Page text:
• Decent toughness: It is expected for W2 steel to have no toughness considering the high amount of hardness range. Surprisingly, W2 steel still decent level of toughness that protects the blade from easily chipping. Yet, the inversely proportional relationship of hardness and toughness does show an effect when the steel is at 65 HRC hardness. As at that hardness you will see the blade getting damaged.
  • Great edge retention: Due to the high level of hardness the W2 steel shows great performance in terms of edge retention. Even if you use a blade made out of W2 for a whole day you will see the edge holding sharpness for a long time. The great edge retention capability of W2 allows the blade to deliver efficient performance even after heavy duty.
  • Great wear resistance: The high amount of hardness of W2 steel increases the wear resistance so it can take on impact easily. The reason behind the high level of wear resistance is because of hardness and the presence of elements like carbon, chromium and manganese as well.
  • Poor Corrosion Resistance: In the case of corrosion resistance you will not see W2 steel excelling much. The steel is prone to catch corrosion, rust and stains very easily. The reason behind that is the low percentage of chromium in the chemical content.
  • Ease of Sharpening: The high amount of hardness results in increasing difficulty of sharpening the edge of the steel. It will take longer to give the edge of the blade’s desired sharpness.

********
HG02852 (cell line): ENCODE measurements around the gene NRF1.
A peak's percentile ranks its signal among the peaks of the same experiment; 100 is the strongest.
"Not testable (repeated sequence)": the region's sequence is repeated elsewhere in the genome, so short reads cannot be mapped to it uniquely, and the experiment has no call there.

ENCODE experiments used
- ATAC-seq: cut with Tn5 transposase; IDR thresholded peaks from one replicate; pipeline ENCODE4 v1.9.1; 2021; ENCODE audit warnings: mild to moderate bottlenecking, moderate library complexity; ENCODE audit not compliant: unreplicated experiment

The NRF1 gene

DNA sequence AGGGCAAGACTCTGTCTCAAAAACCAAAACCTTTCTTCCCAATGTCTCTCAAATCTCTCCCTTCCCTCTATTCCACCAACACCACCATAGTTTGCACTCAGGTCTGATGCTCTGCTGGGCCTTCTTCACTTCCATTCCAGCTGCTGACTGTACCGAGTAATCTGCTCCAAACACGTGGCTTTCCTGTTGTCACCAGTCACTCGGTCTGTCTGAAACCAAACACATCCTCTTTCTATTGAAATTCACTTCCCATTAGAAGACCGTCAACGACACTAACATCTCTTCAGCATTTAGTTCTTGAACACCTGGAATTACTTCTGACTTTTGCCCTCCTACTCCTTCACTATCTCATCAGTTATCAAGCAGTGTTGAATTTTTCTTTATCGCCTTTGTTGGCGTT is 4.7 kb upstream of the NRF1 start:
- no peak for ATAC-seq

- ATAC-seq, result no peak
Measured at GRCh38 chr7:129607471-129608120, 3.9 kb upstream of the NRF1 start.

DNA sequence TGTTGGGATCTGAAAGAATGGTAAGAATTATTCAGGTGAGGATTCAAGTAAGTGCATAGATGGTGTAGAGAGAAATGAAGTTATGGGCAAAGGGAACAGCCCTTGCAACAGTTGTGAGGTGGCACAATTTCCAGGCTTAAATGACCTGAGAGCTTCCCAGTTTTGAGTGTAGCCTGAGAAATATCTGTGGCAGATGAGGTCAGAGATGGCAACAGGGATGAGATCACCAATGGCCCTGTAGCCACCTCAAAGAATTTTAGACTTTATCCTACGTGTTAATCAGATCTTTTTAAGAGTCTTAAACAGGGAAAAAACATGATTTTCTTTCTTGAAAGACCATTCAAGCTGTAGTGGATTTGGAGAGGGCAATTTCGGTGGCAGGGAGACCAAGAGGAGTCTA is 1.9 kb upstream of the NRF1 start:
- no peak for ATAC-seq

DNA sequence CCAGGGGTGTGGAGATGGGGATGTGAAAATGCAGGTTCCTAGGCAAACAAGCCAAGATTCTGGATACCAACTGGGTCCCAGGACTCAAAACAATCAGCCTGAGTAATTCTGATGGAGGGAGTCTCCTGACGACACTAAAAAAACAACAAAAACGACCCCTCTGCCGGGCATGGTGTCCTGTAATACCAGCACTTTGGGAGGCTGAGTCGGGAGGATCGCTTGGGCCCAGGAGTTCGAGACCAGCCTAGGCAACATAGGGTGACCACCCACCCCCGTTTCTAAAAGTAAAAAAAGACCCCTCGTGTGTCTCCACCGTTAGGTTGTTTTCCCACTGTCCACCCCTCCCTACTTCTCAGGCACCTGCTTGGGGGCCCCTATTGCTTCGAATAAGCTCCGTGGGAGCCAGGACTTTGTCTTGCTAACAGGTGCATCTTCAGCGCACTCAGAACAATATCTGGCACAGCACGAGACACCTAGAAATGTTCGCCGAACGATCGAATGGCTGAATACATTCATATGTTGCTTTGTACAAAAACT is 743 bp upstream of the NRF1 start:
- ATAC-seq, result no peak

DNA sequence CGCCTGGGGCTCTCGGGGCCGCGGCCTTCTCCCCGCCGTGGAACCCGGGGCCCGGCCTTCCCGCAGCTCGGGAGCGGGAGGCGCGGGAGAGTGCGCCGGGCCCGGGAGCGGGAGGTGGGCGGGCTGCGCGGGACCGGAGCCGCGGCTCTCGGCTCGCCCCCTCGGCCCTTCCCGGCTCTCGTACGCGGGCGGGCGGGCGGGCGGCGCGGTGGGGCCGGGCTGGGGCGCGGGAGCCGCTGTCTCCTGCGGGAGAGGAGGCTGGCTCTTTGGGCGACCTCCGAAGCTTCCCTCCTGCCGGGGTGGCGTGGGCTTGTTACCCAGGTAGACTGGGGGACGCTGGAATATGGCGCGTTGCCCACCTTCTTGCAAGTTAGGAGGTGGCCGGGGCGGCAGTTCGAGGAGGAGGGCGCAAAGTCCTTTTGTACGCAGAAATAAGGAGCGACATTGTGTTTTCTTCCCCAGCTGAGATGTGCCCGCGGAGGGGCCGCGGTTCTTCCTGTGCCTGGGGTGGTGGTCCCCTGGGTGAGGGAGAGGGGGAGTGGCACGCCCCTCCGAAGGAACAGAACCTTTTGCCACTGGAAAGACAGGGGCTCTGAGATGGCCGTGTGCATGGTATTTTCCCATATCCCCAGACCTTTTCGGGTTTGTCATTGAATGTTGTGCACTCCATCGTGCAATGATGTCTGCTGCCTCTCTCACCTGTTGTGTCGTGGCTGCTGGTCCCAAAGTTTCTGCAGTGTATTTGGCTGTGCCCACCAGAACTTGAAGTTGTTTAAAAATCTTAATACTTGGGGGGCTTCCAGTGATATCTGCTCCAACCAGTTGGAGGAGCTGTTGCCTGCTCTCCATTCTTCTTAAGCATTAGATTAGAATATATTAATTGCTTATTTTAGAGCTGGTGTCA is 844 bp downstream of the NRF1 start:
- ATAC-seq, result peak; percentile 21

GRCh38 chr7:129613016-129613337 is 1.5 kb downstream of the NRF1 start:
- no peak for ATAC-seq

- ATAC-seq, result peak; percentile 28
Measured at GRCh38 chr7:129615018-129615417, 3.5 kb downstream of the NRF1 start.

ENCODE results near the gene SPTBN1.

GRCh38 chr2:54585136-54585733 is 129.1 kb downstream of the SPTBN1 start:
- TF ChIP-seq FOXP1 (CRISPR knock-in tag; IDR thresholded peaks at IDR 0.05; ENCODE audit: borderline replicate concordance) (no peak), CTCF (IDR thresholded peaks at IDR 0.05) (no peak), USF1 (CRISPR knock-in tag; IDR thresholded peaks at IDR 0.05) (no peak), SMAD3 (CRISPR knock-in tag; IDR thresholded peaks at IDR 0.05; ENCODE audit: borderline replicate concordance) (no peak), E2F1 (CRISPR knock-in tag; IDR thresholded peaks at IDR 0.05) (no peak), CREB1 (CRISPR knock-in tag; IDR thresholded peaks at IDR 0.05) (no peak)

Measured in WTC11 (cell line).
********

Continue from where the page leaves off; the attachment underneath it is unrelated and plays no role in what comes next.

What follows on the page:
Comparing W2 With Other Knife Steel Options: 


W2 vs W1

Both of the steels are water-hardening tool steels with similar types of chemical compositions as well. But there is the presence of vanadium in W2 which increases its hardness resulting in a boost of wear resistance and hardenability compared to W1. Knifemakers tend to opt for W2 more often for giving blade Hamon designs.


W2 vs 1095

W2 beats 1095 steel in terms of hardness even though 1095 was the innovative version of 1080 steel. Furthermore, you will see W2 showing better performance in terms of edge retention and wear resistance which is expected because of the high hardness rating. Both of them are not resistant to corrosion. However, 1095 has a higher amount of toughness and is more resistant towards chipping and also there is not much difficulty that you will face while sharpening.


W2 vs 5140

5140 steel has a lower percentage of carbon compared to W2. This states why W2 steel performs better when the matter is about to wear resistance and edge retention. On the other hand, you will witness 5140 giving better performance in case of ease of sharpening.


W2 vs 1084

1084 gets beaten by W2 in terms of edge retention and wear resistance due to less amount of carbon in its chemical content. But in terms of ease of sharpening the 1084 steel excels.


So, is W2 Steel Good?

Yes, W2 steel is a great choice if you are looking for steel that is perfect for Hamon. W2 steel has the required hardness that allows you to use it for Hamon designing and also provides the required edge retention and wear resistance. However, when the matter is about corrosion resistance you will honestly get better steel options that are proven to show excellence in all required properties.